WEDNESDAY December 4th 5pm – 6.30 pm (note: different day from other lectures)
Dr Kelvin Knight (London Metropolitan University)
‘MacIntyre’s Critique of Kant on History and Human Rights’ 
Roehampton University, Main Campus, Duchesne Building Room 209 
(note different room from other lectures)

All lectures take place on the main campus of Roehampton University, Roehampton Lane, London SW15 5PH

 

Royal Institute of Philosophy: http://royalinstitutephilosophy.org/

 

**END**

 

Cold Hands & Quarter Moon, ‘Stagnant’ at: http://www.youtube.com/watch?v=YkP_Mi5ideo  

‘Cheerful Sin’ – a song by Victor Rikowski: http://www.youtube.com/watch?v=tIbX5aKUjO8

 

Posted here by Glenn Rikowski

The Flow of Ideas: http://www.flowideas.co.uk

Rikowski Point: http://rikowskipoint.blogspot.com

Volumizer: http://glennrikowski.blogspot.com

Glenn Rikowski on Facebook at: http://www.facebook.com/glenn.rikowski

Online Publications at: http://www.flowideas.co.uk/?page=pub&sub=Online%20Publications%20Glenn%20Rikowski

Economics

Economics

LABOR AND WORKING-CLASS HISTORY SEMINAR

CALL FOR PAPERS

2013–2014 Academic Year
Call for Papers

The Labor and Working-Class History Seminar at Roosevelt House, Hunter College, City University of New York seeks proposals for seminar papers that explore the rich and diverse spectrum of labor history and working-class life. Essays may focus on workers’ agency, culture, and lived experiences; class dynamics as informed by other social categories and identities; changes in political economy and their effects on workers’ lives; the expansion and reduction of governmental policies promoting economic security and other forms of social welfare; and other related topics.

The Labor and Working-Class History Seminar will be an on-going colloquium for a broad academic audience, including graduate students, faculty members, and independent scholars. We will meet at the historic Roosevelt House twice a semester during the 2013–2014 academic year, on selected Tuesdays from 6:00–8:00 p.m. At each meeting, an invited presenter will offer an overview of a scholarly work, pre-circulated electronically to all participants, and a commentator will provide constructive feedback. The exchange between the presenter and commentator will be followed by a discussion among all seminar attendees.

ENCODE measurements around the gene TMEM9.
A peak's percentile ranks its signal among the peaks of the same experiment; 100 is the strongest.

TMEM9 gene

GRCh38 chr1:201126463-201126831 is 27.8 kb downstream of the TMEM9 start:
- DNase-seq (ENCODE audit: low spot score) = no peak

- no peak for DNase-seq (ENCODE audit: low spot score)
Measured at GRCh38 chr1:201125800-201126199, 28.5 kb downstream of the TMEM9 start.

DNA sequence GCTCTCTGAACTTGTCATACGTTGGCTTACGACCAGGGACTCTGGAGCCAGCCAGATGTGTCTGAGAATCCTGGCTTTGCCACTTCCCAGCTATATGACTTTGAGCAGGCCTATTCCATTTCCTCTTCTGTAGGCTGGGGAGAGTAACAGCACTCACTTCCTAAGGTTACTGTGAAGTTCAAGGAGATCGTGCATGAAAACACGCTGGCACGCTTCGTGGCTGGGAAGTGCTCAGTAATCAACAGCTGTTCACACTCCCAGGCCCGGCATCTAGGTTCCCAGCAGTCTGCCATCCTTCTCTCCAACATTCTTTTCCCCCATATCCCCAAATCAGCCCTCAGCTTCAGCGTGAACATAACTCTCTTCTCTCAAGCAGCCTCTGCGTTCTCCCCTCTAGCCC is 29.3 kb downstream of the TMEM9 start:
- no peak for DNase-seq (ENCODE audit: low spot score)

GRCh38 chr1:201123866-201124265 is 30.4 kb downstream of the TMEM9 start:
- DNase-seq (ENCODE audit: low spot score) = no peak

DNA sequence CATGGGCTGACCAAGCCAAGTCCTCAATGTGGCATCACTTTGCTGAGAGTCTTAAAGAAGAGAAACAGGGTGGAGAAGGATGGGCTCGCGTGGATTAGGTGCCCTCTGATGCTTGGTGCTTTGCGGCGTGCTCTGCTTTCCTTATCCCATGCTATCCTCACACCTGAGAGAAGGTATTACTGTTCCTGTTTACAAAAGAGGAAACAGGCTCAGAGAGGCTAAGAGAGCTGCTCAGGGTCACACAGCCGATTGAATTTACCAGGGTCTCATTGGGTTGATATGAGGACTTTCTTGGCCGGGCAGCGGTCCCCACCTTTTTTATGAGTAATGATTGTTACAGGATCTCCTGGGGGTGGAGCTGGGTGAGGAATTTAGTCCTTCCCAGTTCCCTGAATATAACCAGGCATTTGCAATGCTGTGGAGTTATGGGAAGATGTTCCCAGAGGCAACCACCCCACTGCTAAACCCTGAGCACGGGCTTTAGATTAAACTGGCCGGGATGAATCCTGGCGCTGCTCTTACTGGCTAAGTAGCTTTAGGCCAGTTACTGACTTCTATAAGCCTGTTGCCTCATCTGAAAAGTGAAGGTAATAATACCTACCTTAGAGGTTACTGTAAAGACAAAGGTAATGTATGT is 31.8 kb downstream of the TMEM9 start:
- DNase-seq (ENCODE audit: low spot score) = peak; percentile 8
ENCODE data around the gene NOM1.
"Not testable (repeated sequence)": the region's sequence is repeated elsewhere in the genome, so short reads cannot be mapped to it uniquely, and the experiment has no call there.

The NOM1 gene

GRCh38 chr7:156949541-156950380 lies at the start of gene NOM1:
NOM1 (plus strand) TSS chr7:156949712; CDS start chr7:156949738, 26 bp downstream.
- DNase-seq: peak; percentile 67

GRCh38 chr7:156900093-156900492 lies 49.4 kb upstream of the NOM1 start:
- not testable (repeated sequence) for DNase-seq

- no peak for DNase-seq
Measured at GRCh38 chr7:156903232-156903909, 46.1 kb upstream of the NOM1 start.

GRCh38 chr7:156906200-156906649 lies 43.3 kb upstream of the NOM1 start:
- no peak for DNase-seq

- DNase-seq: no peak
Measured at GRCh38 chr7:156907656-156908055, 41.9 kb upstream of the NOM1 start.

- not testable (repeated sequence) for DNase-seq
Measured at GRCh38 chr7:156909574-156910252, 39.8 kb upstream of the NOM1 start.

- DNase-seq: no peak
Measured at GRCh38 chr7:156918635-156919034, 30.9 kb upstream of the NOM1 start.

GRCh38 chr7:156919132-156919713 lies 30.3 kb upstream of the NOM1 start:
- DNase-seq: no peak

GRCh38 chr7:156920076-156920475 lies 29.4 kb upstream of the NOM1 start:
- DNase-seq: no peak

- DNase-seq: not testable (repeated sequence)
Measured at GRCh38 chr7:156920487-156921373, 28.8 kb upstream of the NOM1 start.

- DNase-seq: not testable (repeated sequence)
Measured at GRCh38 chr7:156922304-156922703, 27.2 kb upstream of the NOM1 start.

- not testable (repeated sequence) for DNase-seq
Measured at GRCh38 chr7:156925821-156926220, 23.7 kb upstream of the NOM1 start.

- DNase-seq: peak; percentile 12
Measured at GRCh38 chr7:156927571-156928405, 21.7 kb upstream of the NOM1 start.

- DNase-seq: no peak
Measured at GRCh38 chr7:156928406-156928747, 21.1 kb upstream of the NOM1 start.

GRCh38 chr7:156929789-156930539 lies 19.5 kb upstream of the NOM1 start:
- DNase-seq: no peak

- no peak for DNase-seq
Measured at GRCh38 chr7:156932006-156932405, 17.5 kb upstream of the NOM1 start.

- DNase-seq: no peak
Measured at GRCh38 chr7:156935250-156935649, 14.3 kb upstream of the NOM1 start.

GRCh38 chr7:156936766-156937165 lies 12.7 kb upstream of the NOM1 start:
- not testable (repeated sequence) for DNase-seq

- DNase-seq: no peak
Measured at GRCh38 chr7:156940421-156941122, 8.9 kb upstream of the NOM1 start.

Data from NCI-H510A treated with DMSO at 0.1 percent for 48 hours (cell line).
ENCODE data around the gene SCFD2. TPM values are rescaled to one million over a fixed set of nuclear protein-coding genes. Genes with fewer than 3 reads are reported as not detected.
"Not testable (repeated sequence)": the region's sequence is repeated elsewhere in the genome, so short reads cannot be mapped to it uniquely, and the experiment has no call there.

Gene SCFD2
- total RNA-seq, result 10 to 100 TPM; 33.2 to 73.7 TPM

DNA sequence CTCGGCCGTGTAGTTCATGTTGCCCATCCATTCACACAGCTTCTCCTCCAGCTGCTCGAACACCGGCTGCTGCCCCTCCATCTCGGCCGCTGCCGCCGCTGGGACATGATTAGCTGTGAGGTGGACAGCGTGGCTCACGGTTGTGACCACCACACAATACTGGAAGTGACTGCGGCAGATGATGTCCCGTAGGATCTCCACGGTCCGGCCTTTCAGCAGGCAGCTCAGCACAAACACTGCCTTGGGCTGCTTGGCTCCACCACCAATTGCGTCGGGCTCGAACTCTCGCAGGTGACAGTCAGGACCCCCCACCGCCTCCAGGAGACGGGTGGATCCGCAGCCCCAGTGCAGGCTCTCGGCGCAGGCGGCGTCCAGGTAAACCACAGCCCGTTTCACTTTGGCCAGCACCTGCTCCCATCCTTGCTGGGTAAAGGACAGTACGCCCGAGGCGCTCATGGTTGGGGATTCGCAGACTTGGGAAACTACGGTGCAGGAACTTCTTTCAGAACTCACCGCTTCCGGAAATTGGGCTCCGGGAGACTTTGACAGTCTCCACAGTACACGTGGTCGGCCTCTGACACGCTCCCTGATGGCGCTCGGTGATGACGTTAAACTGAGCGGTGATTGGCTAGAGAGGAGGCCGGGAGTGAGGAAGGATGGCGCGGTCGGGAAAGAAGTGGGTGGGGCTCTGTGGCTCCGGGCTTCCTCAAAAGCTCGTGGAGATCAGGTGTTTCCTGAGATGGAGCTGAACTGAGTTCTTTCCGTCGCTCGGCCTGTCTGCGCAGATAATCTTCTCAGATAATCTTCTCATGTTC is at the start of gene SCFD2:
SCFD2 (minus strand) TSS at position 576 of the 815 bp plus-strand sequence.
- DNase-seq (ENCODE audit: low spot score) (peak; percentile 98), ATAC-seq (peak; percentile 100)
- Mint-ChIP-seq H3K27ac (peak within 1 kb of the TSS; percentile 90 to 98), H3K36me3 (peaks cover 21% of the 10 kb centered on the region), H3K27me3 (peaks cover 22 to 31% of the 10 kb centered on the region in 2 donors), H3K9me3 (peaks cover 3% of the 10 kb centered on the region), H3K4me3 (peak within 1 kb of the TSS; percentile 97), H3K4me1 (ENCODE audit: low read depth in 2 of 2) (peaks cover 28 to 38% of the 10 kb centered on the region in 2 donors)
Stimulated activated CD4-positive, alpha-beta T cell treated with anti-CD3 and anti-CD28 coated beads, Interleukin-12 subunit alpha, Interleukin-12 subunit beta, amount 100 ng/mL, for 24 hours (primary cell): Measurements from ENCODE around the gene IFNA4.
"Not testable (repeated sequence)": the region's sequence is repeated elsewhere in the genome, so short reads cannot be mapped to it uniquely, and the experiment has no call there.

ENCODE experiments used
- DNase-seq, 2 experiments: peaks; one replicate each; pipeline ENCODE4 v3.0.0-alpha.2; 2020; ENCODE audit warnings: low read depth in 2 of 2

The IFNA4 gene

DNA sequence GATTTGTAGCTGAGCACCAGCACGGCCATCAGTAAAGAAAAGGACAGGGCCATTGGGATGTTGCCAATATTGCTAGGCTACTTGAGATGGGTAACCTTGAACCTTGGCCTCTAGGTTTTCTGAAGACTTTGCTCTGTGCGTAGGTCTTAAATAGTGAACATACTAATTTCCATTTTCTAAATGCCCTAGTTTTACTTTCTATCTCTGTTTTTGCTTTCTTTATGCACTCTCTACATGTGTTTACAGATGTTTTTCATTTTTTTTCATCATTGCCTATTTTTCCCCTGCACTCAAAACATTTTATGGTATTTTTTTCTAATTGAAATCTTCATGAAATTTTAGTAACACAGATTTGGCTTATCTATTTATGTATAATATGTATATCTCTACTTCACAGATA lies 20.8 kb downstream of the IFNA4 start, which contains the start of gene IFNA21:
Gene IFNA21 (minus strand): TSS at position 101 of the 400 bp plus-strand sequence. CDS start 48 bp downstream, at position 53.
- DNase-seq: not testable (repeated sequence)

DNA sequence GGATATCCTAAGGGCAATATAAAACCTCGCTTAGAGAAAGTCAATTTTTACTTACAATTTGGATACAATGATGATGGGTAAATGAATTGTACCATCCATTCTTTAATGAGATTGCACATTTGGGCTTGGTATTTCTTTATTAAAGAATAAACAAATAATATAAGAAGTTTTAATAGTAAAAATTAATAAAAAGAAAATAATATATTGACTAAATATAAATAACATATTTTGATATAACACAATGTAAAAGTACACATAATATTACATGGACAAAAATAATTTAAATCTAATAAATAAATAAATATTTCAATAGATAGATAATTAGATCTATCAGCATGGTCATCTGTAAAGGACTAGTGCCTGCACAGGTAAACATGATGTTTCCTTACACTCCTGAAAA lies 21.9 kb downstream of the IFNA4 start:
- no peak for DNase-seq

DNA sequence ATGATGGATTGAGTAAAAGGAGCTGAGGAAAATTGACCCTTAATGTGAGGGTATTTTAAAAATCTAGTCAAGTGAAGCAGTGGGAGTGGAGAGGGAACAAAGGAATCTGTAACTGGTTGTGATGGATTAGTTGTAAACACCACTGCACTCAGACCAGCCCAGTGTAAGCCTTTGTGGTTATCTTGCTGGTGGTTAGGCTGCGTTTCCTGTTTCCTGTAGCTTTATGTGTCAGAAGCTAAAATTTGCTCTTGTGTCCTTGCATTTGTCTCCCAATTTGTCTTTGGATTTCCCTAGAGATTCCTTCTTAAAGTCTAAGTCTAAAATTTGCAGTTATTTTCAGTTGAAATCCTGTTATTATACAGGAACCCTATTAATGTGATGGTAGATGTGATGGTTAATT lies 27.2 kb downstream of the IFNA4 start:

The Labor and Working-Class History seminar, while focused on history, welcomes scholars from a wide range of disciplines, including human rights studies, public policy studies, sociology, anthropology, literature, law, and environmental studies. We encourage cross-disciplinary discussion, and invite proposals from diverse subject areas and approaches.

Interested scholars who would like to present a portion of their current research on labor and/or class should submit a one page abstract and a brief cv to: Donna Haverty-Stacke and Eduardo Contreras at laborsem@hunter.cuny.edu by August 1, 2013. Decisions will be communicated by September 1, 2013 to all those who have submitted abstracts.

We have a limited fund to support regional travel but are unable to provide funding for long-distance travel or lodging. If you would like to be placed on the email list to receive announcements of upcoming presentations, please write to: laborsem@hunter.cuny.edu.

 

First published in http://www.historicalmaterialism.org/news/distributed/cfp-labor-and-working-class-history-seminar-at-roosevelt-house-hunter-college-cuny

 

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Cold Hands & Quarter Moon, ‘Stagnant’ at: http://www.youtube.com/watch?v=YkP_Mi5ideo (new remix, and new video, 2012)  

‘Cheerful Sin’ – a song by Victor Rikowski: http://www.youtube.com/watch?v=tIbX5aKUjO8

 

Posted here by Glenn Rikowski

The Flow of Ideas: http://www.flowideas.co.uk

Rikowski Point: http://rikowskipoint.blogspot.com

Volumizer: http://glennrikowski.blogspot.com

Glenn Rikowski on Facebook at: http://www.facebook.com/glenn.rikowski

Online Publications at: http://www.flowideas.co.uk/?page=pub&sub=Online%20Publications%20Glenn%20Rikowski